Topic – Oh no, I’ve trodden in it!

In my teens I spent long hours in a darkroom just to exit in the evenings with very few pictures. It was time-consuming and the results were mediocre at best. When I started with film again, a few years ago, I was firm in my belief that my darkroom days were over. As the computer is the way I look at pictures nowadays, a scanner seemed the best (only?) way to digitize the negatives.

The scanner, a Canon 9000F, with an effective resolution of just short of 2000 dpi successfully scans my negative strips into digital pictures that often does not require much post-processing. Problem solved….

…or so I thought. During Christmas leave I temporarily transformed the basement into a darkroom. A darkroom with the single intent of making some contact prints of a few large format (4″x5″) negatives I have taken during the last year. Shouldn’t have done that. What beautiful results!! I really couldn’t believe what I saw!

While the images look good on screen after scanning, the laser printed result looked definitely worse. I have lived with that. Since most of my film is medium format the work flow of scanning and laser printing gave an acceptable result. 135-film gave decidedly worse result. No problem, stick to medium format (and larger…) and the results are acceptable.

Acceptable results – as I did not really know what potential these negatives had! Not so any longer. The prints were fantastic in comparison to what I have become used to! And this was a first simple try. The contact prints were made on Kentmere Fineprint VC paper and developed with Tetenal Variospeed W (1+9), stop bath was half a decilitre of household acetic acid (12%) in a litre or so of water and the fix bath was Tetenal Superfix Plus (1+9). No complex chemicals or routines.

I am not going to burden the reader with what must be standard darkroom procedures (boring test strips and the like). In retrospect I should have diluted the developer more to keep it slower and be able to stop the development in a more controlled manner. The picture now appeared in an exponential fashion (first very slowly and then much accelerated) so it was difficult to change to stop bath when it was sufficiently developed. But apart from this it was less of a hassle than I remembered.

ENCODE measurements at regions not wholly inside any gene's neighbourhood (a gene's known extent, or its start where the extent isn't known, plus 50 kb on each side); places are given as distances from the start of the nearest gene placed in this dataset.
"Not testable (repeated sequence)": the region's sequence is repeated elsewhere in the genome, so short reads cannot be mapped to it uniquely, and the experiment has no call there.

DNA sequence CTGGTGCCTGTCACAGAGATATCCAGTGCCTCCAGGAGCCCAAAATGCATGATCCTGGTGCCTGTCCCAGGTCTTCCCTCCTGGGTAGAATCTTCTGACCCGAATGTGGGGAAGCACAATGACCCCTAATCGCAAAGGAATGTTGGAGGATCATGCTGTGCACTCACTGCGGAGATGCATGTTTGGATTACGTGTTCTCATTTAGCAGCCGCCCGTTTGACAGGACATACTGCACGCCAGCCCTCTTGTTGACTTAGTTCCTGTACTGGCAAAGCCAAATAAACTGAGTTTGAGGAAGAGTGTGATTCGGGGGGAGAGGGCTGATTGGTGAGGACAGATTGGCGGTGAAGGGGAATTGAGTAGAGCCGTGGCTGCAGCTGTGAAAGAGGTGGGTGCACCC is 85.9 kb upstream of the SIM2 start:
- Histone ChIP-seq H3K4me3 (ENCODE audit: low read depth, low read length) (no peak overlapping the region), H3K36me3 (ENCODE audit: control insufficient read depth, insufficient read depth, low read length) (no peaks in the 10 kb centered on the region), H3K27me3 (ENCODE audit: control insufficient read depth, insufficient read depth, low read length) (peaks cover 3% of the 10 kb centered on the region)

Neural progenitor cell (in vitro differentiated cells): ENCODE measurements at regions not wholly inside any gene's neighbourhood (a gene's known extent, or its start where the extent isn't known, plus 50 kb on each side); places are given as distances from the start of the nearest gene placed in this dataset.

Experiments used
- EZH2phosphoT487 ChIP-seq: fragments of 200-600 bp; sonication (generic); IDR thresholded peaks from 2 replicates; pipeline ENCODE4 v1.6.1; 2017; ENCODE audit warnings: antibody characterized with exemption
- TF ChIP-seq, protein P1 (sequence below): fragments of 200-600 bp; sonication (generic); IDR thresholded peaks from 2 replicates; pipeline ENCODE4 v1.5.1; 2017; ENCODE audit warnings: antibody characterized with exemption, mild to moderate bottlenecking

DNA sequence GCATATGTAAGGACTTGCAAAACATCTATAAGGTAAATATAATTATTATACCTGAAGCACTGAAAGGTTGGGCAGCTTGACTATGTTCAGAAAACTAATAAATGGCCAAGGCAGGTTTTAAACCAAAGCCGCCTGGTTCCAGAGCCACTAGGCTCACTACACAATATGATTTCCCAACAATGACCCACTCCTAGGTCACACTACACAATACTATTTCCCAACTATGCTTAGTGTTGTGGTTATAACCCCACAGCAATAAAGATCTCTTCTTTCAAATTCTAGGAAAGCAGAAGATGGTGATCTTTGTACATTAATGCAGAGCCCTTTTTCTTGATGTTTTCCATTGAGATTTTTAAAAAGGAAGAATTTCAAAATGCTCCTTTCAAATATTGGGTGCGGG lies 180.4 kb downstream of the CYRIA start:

As the negatives were 4″x5″ so were the prints. What first struck me with the contact prints were how sharp and crisp and detailed they were. With a magnifying glass there were more and more details to study. It is clear that these could be enlarged a great deal and still manage to deliver this sharpness. Wow! On the screen one understands that there are more and more details in a picture only by zooming in, on the print it is evident even from a short glance that there is more, much more, in there.  Double-wow!

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Large format negatives contact printed. My scanner don’t do them justice so here they are presented as snapshots from a Canon S95 camera. The amount of detail (not visible here and not in the 1200 dpi my scanner maxed out at) in the print is surprising.

The second surprise was how the grey scales were taken care of. I never thought the negatives would contain all these minute levels of grey. Literally, I can sit and study just how the whites go into greys and then into black. There is no way the laser printer even can come close to this. It is another dimension altogether!

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As seen above each negative really would benefit from individual treatment…

After seeing the wet results I was immediately baffled. (That “wow” again!). I quickly found some 645 negs and brought out an old Liesegang Rax mod. II enlarger I had lying around. The results almost filled a 24×30 cm paper. Again with surprising detail. There is more in these negs too apparently. Perhaps even my home developed 135-films can take a print without the quality loss I usually expect with my normal digital workflow?

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The text on the GW690II lens rim (Fuji Photo Film Co.) and the Voigtländer Bessa (Landschaft, Gruppe uzw) is popping out in a stunning way. Much better than I have seen in my laser prints!

This revelation puts me in trouble. After stepping into the darkroom there is no going back, at least not if I want the pictures on the wall. Now I want a darkroom, and worse, an enlarger for large format negatives! Neither is realistic unfortunately. I can use a room as a makeshift darkroom, but an LF enlarger is still out of the question. Pity… Hmm, now there is that garden shed… that’s an idea… Future will tell.

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This is a 645 negative enlarged to circa 20×30 cm. On the original print one can easily see how the keyhole is formed and also how the grid paint is matte – not only black! Wow!

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